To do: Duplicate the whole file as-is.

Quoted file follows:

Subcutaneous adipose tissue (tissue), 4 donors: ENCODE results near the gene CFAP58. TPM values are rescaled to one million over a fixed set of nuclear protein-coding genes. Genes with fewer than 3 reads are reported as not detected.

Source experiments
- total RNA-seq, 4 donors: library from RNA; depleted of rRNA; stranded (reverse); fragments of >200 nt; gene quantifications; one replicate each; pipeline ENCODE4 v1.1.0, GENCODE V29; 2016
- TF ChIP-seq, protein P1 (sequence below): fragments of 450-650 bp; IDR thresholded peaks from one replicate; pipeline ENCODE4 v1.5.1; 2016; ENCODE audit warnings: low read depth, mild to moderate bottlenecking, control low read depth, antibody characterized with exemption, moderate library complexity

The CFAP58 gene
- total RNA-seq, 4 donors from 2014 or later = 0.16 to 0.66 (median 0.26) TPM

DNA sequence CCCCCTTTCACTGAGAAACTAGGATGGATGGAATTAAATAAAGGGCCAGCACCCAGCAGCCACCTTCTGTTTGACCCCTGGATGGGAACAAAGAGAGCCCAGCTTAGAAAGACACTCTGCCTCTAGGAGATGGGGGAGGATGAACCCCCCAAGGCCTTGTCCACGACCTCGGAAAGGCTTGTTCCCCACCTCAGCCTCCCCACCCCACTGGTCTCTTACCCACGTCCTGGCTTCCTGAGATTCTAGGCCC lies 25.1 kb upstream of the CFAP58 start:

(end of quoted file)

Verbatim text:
Subcutaneous adipose tissue (tissue), 4 donors: ENCODE results near the gene CFAP58. TPM values are rescaled to one million over a fixed set of nuclear protein-coding genes. Genes with fewer than 3 reads are reported as not detected.

Source experiments
- total RNA-seq, 4 donors: library from RNA; depleted of rRNA; stranded (reverse); fragments of >200 nt; gene quantifications; one replicate each; pipeline ENCODE4 v1.1.0, GENCODE V29; 2016
- TF ChIP-seq, protein P1 (sequence below): fragments of 450-650 bp; IDR thresholded peaks from one replicate; pipeline ENCODE4 v1.5.1; 2016; ENCODE audit warnings: low read depth, mild to moderate bottlenecking, control low read depth, antibody characterized with exemption, moderate library complexity

The CFAP58 gene
- total RNA-seq, 4 donors from 2014 or later = 0.16 to 0.66 (median 0.26) TPM

DNA sequence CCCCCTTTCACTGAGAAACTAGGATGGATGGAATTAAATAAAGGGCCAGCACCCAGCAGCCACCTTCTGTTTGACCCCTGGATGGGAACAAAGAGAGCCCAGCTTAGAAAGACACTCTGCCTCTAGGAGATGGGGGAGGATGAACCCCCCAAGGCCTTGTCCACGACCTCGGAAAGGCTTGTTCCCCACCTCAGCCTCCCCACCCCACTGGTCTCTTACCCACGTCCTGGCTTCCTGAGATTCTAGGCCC lies 25.1 kb upstream of the CFAP58 start: